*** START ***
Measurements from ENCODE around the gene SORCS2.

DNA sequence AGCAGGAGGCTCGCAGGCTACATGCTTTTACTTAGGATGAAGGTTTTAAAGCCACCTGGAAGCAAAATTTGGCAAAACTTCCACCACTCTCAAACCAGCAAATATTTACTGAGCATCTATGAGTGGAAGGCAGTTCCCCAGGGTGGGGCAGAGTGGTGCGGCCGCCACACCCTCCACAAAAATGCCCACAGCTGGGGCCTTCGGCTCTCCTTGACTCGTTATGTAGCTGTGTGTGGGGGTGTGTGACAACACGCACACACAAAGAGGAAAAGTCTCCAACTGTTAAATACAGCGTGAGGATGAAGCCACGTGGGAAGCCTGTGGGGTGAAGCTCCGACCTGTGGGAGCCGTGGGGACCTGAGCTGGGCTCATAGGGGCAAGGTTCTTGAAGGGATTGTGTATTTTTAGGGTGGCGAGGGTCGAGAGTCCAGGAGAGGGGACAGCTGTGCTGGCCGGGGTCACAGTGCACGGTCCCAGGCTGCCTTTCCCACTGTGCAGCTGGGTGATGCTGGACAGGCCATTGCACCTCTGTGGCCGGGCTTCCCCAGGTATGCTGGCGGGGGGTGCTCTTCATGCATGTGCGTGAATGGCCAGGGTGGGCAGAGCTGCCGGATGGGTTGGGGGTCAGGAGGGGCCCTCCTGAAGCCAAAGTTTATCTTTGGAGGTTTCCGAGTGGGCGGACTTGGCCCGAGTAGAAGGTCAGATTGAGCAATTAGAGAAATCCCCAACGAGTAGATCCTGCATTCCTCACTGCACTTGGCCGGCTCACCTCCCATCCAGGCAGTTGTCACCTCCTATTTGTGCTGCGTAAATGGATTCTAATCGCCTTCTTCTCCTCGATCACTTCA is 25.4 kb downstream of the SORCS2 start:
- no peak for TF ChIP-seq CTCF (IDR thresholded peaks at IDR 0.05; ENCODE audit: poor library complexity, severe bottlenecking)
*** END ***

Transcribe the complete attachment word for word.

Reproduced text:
Measurements from ENCODE around the gene SORCS2.

DNA sequence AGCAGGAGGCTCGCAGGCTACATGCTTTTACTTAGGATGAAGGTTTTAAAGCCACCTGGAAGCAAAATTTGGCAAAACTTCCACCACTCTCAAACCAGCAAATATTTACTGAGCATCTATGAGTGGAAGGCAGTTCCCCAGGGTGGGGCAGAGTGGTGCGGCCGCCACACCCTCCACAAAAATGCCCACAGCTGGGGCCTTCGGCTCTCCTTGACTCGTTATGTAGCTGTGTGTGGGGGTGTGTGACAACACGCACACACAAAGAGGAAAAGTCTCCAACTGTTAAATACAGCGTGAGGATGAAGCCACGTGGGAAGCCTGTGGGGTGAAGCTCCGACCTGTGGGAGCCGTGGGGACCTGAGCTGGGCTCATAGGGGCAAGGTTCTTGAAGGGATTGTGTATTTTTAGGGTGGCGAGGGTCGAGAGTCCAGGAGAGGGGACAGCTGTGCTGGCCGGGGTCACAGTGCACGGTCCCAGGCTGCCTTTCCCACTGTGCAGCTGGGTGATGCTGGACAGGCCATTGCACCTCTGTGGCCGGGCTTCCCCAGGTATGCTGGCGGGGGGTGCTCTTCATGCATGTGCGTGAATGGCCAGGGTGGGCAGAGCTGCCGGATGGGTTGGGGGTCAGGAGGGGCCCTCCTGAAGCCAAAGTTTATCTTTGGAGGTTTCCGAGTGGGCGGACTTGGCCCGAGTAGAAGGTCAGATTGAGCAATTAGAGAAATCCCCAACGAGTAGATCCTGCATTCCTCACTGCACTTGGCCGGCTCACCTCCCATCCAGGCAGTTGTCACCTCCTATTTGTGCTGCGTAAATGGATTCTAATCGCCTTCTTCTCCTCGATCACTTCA is 25.4 kb downstream of the SORCS2 start:
- no peak for TF ChIP-seq CTCF (IDR thresholded peaks at IDR 0.05; ENCODE audit: poor library complexity, severe bottlenecking)